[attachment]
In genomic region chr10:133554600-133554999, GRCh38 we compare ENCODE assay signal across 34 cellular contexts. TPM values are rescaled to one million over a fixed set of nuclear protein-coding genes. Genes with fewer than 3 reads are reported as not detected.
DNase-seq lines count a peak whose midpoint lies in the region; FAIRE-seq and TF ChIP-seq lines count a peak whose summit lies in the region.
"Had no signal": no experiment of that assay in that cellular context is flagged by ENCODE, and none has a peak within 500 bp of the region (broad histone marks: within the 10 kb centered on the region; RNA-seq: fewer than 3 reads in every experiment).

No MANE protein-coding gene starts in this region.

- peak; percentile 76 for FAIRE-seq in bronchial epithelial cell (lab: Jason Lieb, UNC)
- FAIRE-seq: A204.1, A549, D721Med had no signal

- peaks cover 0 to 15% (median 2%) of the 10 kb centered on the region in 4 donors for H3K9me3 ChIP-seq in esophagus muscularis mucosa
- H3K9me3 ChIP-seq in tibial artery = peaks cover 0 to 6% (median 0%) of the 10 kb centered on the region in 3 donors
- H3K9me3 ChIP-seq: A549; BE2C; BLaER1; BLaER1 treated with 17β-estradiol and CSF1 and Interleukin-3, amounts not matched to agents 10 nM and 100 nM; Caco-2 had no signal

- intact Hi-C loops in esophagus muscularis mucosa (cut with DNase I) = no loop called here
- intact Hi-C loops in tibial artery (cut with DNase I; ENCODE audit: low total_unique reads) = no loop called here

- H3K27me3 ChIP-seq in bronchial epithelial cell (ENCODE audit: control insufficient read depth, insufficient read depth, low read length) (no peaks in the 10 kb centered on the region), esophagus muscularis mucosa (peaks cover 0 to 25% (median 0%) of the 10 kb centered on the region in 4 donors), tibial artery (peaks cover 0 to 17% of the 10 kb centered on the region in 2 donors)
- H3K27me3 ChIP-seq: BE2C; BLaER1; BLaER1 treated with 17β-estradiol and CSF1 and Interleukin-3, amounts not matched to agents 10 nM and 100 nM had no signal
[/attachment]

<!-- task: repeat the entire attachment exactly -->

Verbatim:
In genomic region chr10:133554600-133554999, GRCh38 we compare ENCODE assay signal across 34 cellular contexts. TPM values are rescaled to one million over a fixed set of nuclear protein-coding genes. Genes with fewer than 3 reads are reported as not detected.
DNase-seq lines count a peak whose midpoint lies in the region; FAIRE-seq and TF ChIP-seq lines count a peak whose summit lies in the region.
"Had no signal": no experiment of that assay in that cellular context is flagged by ENCODE, and none has a peak within 500 bp of the region (broad histone marks: within the 10 kb centered on the region; RNA-seq: fewer than 3 reads in every experiment).

No MANE protein-coding gene starts in this region.

- peak; percentile 76 for FAIRE-seq in bronchial epithelial cell (lab: Jason Lieb, UNC)
- FAIRE-seq: A204.1, A549, D721Med had no signal

- peaks cover 0 to 15% (median 2%) of the 10 kb centered on the region in 4 donors for H3K9me3 ChIP-seq in esophagus muscularis mucosa
- H3K9me3 ChIP-seq in tibial artery = peaks cover 0 to 6% (median 0%) of the 10 kb centered on the region in 3 donors
- H3K9me3 ChIP-seq: A549; BE2C; BLaER1; BLaER1 treated with 17β-estradiol and CSF1 and Interleukin-3, amounts not matched to agents 10 nM and 100 nM; Caco-2 had no signal

- intact Hi-C loops in esophagus muscularis mucosa (cut with DNase I) = no loop called here
- intact Hi-C loops in tibial artery (cut with DNase I; ENCODE audit: low total_unique reads) = no loop called here

- H3K27me3 ChIP-seq in bronchial epithelial cell (ENCODE audit: control insufficient read depth, insufficient read depth, low read length) (no peaks in the 10 kb centered on the region), esophagus muscularis mucosa (peaks cover 0 to 25% (median 0%) of the 10 kb centered on the region in 4 donors), tibial artery (peaks cover 0 to 17% of the 10 kb centered on the region in 2 donors)
- H3K27me3 ChIP-seq: BE2C; BLaER1; BLaER1 treated with 17β-estradiol and CSF1 and Interleukin-3, amounts not matched to agents 10 nM and 100 nM had no signal